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The Ocean Blog

A drawing of Phoenix from the Right Whale Catalog documents her callosity pattern and other identifying marks. More about whales can be found in our Tale of a whale featured story .
The rough patches of skin known as callosities occur in unique patterns on all North Atlantic right whales and help researchers identify and track individual whales. This whale is named Phoenix. More...
North Atlantic right whales and ocean-going vessels often cross paths. Researchers have worked to show the interactions between whales and ships in order to protect the whales from collision. More...
Humpback whales ( Megaptera novaengliae ) can be found in Antarctic waters during the spring and summer in the Southern hemisphere, where they gorge on their main food source: tiny krill. How do they...
For over a decade, Smithsonian Arctic Archaeologist, William Fitzhugh, has been investigating an early European whaling site at Hare Harbor in Québec, Canada . The site and the artifacts recovered...
This close-up photo of a right whale's head shows dozens of hitchhikers—tiny crustaceans known as whale lice, or cyamid amphipods. They live on the rough patches of skin (known as callosities) on...
A white scar on Phoenix’s lip (at right) was caused by her entanglement with a fishing line. Learn more about the life of Phoenix, an actual North Atlantic right whale, in the Tale of a whale photo...
This illustration shows whalers of the early 1800s with their highly profitable catch.
Monodontids, the group of whales that includes the belugas and narwhals swimming our ocean today, are emblematic symbols of the Arctic. However, their fossil record, although scarce, suggests that...
This family tree shows how the ancestors of whales moved gradually from land to sea. Early whales took advantage of abundant marine resources, feeding on the ocean's fish, squid and other larger food...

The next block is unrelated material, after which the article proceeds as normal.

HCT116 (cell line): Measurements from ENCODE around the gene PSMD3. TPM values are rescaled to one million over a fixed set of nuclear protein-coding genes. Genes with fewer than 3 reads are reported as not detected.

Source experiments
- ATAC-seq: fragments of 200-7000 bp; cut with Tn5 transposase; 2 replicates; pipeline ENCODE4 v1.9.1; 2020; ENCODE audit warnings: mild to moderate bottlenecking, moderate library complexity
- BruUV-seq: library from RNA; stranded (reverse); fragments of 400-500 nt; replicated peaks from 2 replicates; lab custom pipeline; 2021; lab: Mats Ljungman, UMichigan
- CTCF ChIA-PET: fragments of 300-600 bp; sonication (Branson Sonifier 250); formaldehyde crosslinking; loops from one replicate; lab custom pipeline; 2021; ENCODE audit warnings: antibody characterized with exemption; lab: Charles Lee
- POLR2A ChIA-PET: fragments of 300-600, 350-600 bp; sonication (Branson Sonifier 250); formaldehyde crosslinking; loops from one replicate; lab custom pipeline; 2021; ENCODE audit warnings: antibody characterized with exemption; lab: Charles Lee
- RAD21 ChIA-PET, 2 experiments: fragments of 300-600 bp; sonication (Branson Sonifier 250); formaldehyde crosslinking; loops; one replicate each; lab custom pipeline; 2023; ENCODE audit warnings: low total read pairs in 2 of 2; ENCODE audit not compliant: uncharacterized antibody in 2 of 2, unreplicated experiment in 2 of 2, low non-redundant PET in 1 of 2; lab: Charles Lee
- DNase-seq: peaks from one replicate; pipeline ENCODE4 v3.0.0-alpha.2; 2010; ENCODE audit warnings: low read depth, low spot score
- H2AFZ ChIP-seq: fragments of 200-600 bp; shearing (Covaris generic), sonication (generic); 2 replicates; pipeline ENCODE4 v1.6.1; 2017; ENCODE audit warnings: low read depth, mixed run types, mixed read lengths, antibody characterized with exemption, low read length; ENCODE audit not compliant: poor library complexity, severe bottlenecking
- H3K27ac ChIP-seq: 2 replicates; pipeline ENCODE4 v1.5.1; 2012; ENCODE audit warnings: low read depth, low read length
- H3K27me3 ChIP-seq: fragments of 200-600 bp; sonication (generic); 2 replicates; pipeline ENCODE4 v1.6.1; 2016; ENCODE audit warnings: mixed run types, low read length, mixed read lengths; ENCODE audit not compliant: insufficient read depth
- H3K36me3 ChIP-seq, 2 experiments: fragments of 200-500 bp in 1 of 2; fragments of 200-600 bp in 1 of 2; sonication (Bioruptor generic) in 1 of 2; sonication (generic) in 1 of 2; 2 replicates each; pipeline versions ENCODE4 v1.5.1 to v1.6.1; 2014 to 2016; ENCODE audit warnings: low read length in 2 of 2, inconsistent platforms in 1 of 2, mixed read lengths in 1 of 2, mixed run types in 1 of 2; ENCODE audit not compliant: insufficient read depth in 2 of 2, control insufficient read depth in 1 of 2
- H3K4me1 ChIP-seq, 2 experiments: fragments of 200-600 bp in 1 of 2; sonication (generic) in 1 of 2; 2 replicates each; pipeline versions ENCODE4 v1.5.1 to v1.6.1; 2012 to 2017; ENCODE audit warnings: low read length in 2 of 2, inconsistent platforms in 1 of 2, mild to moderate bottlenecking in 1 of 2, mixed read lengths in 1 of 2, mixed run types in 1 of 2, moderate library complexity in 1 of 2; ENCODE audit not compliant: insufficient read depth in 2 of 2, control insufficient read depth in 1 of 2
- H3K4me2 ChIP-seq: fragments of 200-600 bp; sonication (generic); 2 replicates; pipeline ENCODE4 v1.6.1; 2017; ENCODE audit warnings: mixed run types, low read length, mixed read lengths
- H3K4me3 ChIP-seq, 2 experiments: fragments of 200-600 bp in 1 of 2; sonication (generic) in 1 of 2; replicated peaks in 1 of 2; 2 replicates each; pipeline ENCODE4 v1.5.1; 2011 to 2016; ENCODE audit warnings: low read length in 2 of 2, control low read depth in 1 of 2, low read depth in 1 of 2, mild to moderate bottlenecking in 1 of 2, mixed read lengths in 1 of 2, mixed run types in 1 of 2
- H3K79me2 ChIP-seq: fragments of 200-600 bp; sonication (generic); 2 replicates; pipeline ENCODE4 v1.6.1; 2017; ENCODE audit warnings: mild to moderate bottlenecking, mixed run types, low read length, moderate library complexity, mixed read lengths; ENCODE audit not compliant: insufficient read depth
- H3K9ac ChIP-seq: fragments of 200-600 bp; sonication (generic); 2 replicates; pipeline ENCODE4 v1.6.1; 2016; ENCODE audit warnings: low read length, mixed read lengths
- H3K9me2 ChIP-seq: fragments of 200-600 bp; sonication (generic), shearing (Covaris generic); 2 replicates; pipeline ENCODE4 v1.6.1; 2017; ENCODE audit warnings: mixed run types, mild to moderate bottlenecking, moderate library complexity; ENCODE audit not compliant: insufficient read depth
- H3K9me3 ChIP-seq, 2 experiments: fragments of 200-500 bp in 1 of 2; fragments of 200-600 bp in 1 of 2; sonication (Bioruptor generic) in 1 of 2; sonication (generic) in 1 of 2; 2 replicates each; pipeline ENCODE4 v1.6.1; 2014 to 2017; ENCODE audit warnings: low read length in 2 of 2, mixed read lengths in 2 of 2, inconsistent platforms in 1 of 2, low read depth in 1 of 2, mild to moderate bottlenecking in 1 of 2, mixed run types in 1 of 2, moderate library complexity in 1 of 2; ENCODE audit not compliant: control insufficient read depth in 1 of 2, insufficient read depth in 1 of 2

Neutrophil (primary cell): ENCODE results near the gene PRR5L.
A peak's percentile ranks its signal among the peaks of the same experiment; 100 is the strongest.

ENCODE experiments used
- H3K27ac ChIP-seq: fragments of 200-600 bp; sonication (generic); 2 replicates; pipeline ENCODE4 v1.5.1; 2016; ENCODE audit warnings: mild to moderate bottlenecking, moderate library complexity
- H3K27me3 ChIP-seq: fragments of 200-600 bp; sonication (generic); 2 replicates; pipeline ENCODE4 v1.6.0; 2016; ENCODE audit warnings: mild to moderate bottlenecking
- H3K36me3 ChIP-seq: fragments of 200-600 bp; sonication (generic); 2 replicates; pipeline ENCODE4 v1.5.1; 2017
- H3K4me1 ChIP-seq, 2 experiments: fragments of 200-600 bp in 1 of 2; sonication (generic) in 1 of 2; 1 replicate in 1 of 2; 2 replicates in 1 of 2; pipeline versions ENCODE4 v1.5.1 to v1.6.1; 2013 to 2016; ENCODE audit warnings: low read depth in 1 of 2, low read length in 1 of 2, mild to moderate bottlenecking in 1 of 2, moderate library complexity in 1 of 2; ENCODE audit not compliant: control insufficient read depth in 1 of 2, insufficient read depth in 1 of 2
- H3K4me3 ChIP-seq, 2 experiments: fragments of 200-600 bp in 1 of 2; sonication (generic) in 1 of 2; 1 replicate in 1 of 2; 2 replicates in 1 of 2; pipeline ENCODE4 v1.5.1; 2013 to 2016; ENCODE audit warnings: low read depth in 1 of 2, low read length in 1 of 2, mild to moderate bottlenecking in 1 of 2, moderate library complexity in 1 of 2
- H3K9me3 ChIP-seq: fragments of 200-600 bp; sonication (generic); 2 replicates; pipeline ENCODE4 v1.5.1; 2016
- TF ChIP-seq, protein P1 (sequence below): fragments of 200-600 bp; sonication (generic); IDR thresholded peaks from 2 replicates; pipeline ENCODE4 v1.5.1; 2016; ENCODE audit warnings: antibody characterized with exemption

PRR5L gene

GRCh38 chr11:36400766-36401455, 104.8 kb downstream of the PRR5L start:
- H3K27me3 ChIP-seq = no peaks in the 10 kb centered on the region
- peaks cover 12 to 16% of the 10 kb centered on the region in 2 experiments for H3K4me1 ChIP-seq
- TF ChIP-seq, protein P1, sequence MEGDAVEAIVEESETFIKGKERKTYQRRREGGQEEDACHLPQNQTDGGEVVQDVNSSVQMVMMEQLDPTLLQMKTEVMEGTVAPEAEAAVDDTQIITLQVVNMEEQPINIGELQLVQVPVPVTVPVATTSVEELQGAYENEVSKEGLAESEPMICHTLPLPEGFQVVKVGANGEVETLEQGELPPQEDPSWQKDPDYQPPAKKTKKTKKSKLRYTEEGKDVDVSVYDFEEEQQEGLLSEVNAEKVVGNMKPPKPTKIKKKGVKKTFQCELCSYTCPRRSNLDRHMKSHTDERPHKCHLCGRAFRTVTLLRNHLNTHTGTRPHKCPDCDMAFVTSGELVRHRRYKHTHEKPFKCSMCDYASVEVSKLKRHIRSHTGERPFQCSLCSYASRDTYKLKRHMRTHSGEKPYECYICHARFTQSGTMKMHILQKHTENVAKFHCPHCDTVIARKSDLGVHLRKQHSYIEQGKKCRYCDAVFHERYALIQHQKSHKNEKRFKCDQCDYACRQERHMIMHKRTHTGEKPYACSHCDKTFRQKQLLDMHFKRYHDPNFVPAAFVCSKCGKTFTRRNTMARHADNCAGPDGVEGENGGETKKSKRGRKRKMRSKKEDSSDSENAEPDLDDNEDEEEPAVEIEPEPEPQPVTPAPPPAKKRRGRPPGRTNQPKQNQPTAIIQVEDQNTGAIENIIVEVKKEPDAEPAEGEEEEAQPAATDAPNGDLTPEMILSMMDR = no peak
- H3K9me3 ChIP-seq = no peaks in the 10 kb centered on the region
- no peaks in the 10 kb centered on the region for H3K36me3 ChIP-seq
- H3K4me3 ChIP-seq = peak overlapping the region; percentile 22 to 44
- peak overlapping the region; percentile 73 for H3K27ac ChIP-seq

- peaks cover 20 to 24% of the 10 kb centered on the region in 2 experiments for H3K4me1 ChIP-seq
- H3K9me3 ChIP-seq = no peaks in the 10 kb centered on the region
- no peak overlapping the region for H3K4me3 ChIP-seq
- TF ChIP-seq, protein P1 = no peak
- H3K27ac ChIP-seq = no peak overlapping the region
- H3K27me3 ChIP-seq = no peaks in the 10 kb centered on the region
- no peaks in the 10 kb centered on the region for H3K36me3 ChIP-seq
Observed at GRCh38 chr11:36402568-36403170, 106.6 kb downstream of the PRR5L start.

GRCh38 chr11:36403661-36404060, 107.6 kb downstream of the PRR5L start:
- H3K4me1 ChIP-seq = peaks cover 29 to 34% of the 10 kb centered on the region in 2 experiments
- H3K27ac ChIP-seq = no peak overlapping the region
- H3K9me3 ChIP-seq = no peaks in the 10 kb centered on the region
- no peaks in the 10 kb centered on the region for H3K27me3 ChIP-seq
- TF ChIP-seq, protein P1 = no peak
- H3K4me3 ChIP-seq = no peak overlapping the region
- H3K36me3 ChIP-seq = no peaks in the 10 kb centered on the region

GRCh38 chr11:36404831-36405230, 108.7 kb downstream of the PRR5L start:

The Baird's beaked whale is a species of toothed whale. Most toothed whales (which also include dolphins, killer whales and porpoises) live in social groups called pods. Read more about toothed...
Zombie worms ( Osedax roseus ) eat away at the bones of a dead whale that has fallen to the seafloor in Sagami Bay, Japan. These bizarre worms rely on whale bones for energy and are what scientists...
Whalers harpoon a right whale in this 1856 Currier & Ives print.
Researchers have identified five areas of high North Atlantic right whale concentration between Canada and Florida. More about the right whale can be found in our Tale of a Whale featured story.
In the late 1990's, researchers at the Woods Hole Oceanographic Institution (WHOI) invented the D-Tag —a radio device that can be attached by suction cups to a whale's back. Using a tiny underwater...
Smithsonian surveys along the lower north shore of Hare Harbor in Quebec, Canada have revealed evidence of a long history of Native American occupation, beginning with the Maritime Archaic Indian...
Phoenix, the North Atlantic right whale whose replica hangs from the ceiling of the Sant Ocean Hall at the National Museum of Natural History, was sighted with a calf off of Amelia Island in Florida...
Many sperm whales stranded on beaches or caught by whalers exhibit telltale circular scars like these. Only one thing could have made them: the strong suckers that line the giant squid’s eight arms...
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